Lately a lot of home ed mothers, new and old alike, have confessed that they are plagued by the home ed blues, loss of confidence or niggling doubts about what they're doing. It seems to be part of the learning process, leading to change in practice or perspective.
Like sandflies, fleas or mozzies, worries seize any opportunity to nip and nibble, and when they've had a good feast, can leave us feeling rather itchy, uncomfortable and desperate for a remedy.
The impish little mites (aka insecurities) are pretty easy to fend off one by one, but when they attack en masse it can be harder to defend the castle. Here are a few specimens I've come across. In italics are some quick rebuttals to squash the bugs:
Daily Detail Demanders - often doubling as our staunchest supporters, these are well-meaning people who want to know if we've done our schoolwork for the day.
Whilst many days look unimpressive to an outsider, home ed. success is best measured in monthly or termly summaries, when growth and change are more apparent. WE know our days are rich in learning and personal development, and some of it is easy to verbalise. But a lot of it is hard to convey in a brief chat. Store up handy anecdotes so that when the question is asked, you're primed to share the little victories that really matter.
Pesky Perfectionism - bites too often, when we focus on our faults and judge ourselves as imperfect. Indeed, we are! Usually we can handle that truth and see the overall balance. But sometimes our flaws can trick us into thinking that the alternatives (eg. school) are somehow prettier than our best efforts.
Our best efforts ARE enough. Our 'survival mode' efforts can usually still be offered in love, with patience and personalised attention. There may be circumstances which call for change, but generally, we ARE better equipped to nurture our children than the lucky-dip teacher our children may have at school (until the day parents can hand-pick each teacher, and guarantee that the best teacher is going to have a wonderful year, free of disasters and trials).
Acute Questionitis - this often sneaks in when Illness, Depression and Overwhelm visit. Am I doing the right thing for my children? Is our life really as good as I happily tell people in good times? Are the kids truly as blessed and fortunate as they deserve? Would they be better off in school?
To put a bad day, or season, in perspective, just look at how stressed your children are that you haven't had the energy to implement all your wonderful plans. Are they? If they're like mine ... not a care in the world! I'm fortunate to have had the energy to feed them most days, or direct them towards something they can prepare. They have a captive audience, time and ideas galore. They have enough toys and books to sink a ship (though a big cardboard box would trump them all)! My 'bad day' is their opportunity to shine. Hmm ... I'll have to think of a better reason to feel inadequate.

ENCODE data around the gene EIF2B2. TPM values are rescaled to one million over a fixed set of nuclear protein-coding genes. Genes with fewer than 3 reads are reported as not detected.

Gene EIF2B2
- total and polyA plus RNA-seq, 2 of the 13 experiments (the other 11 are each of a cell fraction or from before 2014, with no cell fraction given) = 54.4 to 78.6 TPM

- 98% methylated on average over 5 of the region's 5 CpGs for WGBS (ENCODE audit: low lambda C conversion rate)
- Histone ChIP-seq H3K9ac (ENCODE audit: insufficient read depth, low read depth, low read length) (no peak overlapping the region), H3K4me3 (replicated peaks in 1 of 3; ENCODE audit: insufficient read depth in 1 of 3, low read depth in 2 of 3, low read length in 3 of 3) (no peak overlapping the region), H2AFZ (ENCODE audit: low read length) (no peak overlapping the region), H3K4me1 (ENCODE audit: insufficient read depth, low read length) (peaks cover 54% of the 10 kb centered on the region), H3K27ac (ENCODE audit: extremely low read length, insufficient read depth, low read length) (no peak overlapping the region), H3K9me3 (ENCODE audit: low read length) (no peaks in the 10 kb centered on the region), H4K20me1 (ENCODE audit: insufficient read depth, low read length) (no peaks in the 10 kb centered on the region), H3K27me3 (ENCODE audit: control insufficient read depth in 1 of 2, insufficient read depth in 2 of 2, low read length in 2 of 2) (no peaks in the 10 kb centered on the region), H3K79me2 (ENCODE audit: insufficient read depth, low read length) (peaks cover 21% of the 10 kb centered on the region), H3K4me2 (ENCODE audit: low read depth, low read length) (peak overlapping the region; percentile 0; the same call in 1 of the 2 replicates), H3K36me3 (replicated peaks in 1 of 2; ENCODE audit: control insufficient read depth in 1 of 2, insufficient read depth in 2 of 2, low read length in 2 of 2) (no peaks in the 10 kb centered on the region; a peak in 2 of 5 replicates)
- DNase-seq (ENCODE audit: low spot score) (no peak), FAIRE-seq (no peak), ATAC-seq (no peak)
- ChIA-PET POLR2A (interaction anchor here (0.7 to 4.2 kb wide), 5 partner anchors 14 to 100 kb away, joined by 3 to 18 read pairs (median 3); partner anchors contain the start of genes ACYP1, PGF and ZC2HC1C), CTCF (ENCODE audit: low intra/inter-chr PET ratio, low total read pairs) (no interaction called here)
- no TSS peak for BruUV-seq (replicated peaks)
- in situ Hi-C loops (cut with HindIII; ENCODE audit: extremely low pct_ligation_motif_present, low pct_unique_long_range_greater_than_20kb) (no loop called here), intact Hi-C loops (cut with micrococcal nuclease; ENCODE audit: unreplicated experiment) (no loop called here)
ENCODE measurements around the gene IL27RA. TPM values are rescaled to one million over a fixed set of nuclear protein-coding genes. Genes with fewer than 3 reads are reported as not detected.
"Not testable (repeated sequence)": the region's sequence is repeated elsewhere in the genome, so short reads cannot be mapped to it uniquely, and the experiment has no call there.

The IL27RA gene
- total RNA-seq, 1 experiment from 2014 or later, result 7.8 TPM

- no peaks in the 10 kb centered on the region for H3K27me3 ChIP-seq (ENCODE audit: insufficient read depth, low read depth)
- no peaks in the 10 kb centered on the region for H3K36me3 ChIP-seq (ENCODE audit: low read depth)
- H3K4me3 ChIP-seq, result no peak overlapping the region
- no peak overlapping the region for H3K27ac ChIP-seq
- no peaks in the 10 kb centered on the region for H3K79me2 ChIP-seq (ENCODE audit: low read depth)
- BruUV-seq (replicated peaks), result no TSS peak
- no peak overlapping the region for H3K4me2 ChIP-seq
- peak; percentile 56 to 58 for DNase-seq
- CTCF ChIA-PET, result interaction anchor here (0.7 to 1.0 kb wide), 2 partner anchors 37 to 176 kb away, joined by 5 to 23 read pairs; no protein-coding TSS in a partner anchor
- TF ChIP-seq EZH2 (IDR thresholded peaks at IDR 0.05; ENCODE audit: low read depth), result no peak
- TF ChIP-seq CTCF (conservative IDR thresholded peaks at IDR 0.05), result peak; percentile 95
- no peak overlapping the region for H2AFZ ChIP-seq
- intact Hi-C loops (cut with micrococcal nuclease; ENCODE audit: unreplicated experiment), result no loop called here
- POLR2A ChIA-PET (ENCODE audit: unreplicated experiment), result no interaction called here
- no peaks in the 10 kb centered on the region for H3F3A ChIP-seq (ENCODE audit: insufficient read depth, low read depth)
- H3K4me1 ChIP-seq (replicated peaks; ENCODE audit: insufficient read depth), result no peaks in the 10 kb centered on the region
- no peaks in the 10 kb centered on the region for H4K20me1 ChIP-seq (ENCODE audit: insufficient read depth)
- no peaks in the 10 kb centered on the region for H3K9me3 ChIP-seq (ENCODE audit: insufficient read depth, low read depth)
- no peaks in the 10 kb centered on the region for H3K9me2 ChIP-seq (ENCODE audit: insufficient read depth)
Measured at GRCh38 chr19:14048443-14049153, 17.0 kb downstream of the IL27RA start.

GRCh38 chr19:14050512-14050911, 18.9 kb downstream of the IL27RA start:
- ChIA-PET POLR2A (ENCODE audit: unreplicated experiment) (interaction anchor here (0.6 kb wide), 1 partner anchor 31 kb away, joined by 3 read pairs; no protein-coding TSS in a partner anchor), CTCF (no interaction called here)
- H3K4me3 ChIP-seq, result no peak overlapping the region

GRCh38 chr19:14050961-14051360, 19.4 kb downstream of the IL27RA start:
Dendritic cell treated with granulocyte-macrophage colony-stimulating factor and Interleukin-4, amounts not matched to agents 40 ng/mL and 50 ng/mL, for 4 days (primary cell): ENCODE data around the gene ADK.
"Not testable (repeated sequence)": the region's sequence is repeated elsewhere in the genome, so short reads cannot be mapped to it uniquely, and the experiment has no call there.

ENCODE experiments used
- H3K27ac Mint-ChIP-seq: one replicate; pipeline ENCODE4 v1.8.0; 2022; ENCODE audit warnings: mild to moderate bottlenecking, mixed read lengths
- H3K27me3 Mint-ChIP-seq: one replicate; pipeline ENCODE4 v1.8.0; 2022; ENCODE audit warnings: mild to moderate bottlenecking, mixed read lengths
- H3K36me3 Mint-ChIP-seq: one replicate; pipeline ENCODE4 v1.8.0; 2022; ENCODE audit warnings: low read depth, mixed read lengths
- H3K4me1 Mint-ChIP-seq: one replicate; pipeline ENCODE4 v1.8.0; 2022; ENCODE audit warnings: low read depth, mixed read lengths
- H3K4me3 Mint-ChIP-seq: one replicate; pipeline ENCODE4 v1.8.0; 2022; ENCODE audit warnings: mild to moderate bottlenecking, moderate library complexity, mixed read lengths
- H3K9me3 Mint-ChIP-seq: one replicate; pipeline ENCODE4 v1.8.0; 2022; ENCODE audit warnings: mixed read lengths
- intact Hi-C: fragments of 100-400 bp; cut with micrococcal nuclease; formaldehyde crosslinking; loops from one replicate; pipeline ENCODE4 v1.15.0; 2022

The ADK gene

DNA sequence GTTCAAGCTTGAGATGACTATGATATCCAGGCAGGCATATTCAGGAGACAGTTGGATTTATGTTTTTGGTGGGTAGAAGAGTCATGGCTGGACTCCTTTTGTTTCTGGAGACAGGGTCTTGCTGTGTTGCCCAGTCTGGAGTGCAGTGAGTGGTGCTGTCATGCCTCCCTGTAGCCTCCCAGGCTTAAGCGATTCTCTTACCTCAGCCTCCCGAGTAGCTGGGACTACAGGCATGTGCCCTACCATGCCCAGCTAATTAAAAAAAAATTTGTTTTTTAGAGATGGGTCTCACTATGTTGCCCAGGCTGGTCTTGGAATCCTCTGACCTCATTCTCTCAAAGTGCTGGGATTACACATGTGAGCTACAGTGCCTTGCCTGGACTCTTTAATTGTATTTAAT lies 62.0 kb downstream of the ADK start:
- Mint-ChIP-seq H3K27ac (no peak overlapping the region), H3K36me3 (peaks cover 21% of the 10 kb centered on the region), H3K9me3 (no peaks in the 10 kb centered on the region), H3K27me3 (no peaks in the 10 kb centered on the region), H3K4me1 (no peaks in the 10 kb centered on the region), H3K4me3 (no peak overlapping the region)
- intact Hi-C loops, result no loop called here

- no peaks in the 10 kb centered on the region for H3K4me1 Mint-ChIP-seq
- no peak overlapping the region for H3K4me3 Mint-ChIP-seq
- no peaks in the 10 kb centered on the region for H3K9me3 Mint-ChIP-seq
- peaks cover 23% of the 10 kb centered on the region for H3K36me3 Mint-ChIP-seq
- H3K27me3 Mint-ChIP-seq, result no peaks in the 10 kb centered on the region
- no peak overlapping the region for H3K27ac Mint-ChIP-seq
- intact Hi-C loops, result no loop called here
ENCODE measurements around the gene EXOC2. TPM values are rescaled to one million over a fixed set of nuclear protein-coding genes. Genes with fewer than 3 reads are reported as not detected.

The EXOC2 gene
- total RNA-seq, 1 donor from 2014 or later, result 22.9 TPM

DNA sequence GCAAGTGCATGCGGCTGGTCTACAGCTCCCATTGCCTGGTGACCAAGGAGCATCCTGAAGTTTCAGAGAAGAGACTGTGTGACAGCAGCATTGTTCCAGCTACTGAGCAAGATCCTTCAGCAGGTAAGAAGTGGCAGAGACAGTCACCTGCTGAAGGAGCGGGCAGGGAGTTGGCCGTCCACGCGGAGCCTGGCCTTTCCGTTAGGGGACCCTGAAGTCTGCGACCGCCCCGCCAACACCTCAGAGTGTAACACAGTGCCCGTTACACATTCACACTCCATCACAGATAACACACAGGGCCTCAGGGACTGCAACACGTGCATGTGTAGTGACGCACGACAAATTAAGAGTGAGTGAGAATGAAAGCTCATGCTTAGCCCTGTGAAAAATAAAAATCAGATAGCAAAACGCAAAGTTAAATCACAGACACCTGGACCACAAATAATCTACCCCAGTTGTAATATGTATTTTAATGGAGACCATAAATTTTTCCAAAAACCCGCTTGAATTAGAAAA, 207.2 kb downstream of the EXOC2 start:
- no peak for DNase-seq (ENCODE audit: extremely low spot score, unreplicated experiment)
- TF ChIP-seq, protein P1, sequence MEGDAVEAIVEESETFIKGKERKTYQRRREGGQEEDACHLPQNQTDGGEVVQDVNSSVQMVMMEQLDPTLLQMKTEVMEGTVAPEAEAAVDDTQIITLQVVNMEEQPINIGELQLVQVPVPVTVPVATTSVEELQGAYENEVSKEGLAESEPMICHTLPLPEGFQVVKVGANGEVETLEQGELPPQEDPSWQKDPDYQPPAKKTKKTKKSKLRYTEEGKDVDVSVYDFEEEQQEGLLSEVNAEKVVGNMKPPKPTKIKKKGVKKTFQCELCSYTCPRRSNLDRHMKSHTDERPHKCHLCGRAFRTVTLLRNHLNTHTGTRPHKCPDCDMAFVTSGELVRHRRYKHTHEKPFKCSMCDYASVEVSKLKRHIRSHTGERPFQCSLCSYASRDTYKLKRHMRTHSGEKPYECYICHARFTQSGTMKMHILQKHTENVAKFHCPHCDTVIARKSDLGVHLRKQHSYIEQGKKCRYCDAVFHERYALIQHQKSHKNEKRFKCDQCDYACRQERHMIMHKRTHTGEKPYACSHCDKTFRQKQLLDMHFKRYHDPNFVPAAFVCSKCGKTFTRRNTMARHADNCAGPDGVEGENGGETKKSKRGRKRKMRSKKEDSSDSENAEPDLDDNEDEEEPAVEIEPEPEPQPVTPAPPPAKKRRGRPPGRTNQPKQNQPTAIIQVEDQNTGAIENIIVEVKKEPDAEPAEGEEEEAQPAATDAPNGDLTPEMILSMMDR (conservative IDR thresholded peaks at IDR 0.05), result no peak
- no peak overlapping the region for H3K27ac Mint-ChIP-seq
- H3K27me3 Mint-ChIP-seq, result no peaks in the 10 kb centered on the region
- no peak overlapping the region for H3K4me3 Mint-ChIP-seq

Greener Pastures Syndrome - the familiar fear that our children will miss out on something, like a quirky maths teacher, inspiring art teacher, whizz-bang science program, being in the choir, debating club.
Our kids WILL miss out on some things. There are many things we'll be grateful they missed. But they will also have opportunities that the kids in the pasture next door don't have (like TIME to pursue their interests). They WILL meet exceptional people, of all ages and various talents, and thankfully they'll have more freedom to enjoy special moments with peers and mentors, unhindered by bell times.
Continuous Compulsive Curriculum Design Disorder - knowing that there might be a better resource than the ones you've just bought after years of comparing and critique-reading, and thinking your children's future success and happiness depends on acquiring it.
True, there may be a better resource. There always will be. It may claim to teach something faster or more thoroughly or with more fun. There's no harm buying excellent resources. But what REALLY matters is the way we use what we have ... the very reason we chose to homeschool in the first place ... personalised, relationship based, flexible and responsive guidance. Don't get caught in the trap of spending more time planning, preparing and comparing than doing, playing, loving and being.
There are many tools which help me defeat the little beasties with a good dose of positivity ...
(mostly guaranteed to change the pace and mood of the day, if it's been a dull or doubtful one)
* read extra Bible stories to the kids (they're always saying 'just one more please!')
* dance or paint or run or play with the kids
* have a games day or project day or swim day
* reread a favourite homeschool encouragement book
And here are a few of my favourite online remedies:
Burnout busters at Homeschooling Downunder
Happy to be here with Left to their own devices
Really rich encouragement from Dove's Rest
AussieHomeschool forum my virtual staffroom
Rockpool Homeschool forum another fun group
Overcome adultitis with Kim and Jason
This HAS been a wordy post, sorry! I wrote it to help myself out of a pit. And thankfully it helped. If you've read to the end, I'd love to know what helps you fight off the homeschool blues.
What's your favourite way to get back into the swing of things, to iron out the bugs and get on with the joyful business of raising happy seedlings?